But perhaps the most significant moment is when Roy Kent, the guy we’re conditioned to believe is the gruffest, grumpiest man says to Ted: “Shut up. You had me at ‘Coach,’” making a direct reference to Jerry Maguire. (Coach Beard’s little gasp in that moment is hilarious and also indicative of all of us.) He had been so insistent that Ted not quote rom-coms to him, but it had nothing to do with disliking or being unfamiliar with the genre. It was about not wanting to be a coach like Ted wanted him to be. At the end of the episode, Roy was chasing down the thing he loved to tell it how much he loved it. Classic rom-com staple right there.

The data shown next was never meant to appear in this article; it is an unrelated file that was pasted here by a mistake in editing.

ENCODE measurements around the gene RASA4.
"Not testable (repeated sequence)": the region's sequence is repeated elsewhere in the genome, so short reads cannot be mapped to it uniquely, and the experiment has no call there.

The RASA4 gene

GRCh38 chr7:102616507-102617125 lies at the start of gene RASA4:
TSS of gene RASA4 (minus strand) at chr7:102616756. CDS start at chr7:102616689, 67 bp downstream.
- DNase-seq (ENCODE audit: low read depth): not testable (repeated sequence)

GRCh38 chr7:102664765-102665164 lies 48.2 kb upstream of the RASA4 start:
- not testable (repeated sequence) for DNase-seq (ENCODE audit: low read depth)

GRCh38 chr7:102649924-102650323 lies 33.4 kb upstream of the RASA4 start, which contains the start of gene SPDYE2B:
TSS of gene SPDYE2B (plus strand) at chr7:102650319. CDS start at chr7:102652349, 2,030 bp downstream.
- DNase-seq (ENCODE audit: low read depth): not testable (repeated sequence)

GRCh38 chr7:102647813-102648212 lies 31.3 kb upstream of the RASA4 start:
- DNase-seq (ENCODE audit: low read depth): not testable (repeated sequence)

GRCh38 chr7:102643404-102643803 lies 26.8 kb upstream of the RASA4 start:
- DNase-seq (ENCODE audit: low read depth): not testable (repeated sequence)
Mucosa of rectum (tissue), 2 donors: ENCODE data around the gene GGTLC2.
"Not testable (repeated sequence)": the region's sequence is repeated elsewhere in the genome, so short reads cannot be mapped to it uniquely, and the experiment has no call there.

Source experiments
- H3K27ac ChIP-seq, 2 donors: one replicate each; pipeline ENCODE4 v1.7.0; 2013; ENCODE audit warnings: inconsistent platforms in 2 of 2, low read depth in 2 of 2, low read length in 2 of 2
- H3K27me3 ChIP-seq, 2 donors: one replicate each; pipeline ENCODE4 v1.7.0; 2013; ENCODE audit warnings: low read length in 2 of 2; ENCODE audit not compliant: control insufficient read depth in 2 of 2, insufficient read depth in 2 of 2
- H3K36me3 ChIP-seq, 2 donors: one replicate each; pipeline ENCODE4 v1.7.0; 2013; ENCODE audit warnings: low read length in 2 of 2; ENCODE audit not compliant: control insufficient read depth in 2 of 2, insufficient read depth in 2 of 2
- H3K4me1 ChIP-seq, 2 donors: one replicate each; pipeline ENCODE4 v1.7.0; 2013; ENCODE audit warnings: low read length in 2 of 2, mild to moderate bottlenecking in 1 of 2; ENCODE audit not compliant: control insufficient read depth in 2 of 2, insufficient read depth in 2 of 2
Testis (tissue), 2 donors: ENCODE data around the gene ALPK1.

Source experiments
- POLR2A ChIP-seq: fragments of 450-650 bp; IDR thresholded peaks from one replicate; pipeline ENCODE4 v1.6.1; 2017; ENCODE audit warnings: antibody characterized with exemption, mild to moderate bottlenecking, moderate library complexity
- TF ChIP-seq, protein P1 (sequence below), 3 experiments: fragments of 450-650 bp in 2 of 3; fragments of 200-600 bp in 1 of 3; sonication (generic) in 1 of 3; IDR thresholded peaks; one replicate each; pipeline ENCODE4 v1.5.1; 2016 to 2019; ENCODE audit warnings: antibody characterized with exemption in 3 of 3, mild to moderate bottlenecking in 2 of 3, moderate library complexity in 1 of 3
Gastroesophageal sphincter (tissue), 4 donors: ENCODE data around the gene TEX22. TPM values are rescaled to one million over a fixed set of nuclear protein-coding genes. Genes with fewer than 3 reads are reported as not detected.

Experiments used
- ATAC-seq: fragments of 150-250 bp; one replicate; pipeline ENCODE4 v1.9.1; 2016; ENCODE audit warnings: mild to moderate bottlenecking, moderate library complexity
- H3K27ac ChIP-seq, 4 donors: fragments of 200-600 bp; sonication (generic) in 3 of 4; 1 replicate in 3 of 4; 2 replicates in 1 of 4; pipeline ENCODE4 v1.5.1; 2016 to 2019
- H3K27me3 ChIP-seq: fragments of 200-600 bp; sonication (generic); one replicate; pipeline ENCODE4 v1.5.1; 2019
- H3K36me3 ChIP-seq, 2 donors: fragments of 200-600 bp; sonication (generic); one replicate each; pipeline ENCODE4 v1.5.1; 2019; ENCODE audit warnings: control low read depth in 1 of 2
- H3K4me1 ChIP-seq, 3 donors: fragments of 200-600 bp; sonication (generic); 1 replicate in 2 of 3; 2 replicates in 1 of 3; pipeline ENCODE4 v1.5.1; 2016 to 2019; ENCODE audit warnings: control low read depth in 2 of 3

I love that the show had Roy Kent quote a famous romantic movie line to Ted, but I’m not surprised either. The show constantly reminds us that while Roy is gruff and grumpy and Keeley is sunshine, he’s not going to apologize for or diminish the significance of feeling emotions. When he learns that him being emotional is actually a turn-on for Keeley, he immediately balks at the revelation but then learns the significance of emotional vulnerability and prioritizes it. The show doesn’t say that Roy is “less of a man” because he cries or feels things. It doesn’t say he’s less of a man because he can quote a romantic movie. It doesn’t say that any of these men are less capable soccer players, coaches, or men because they love rom-coms.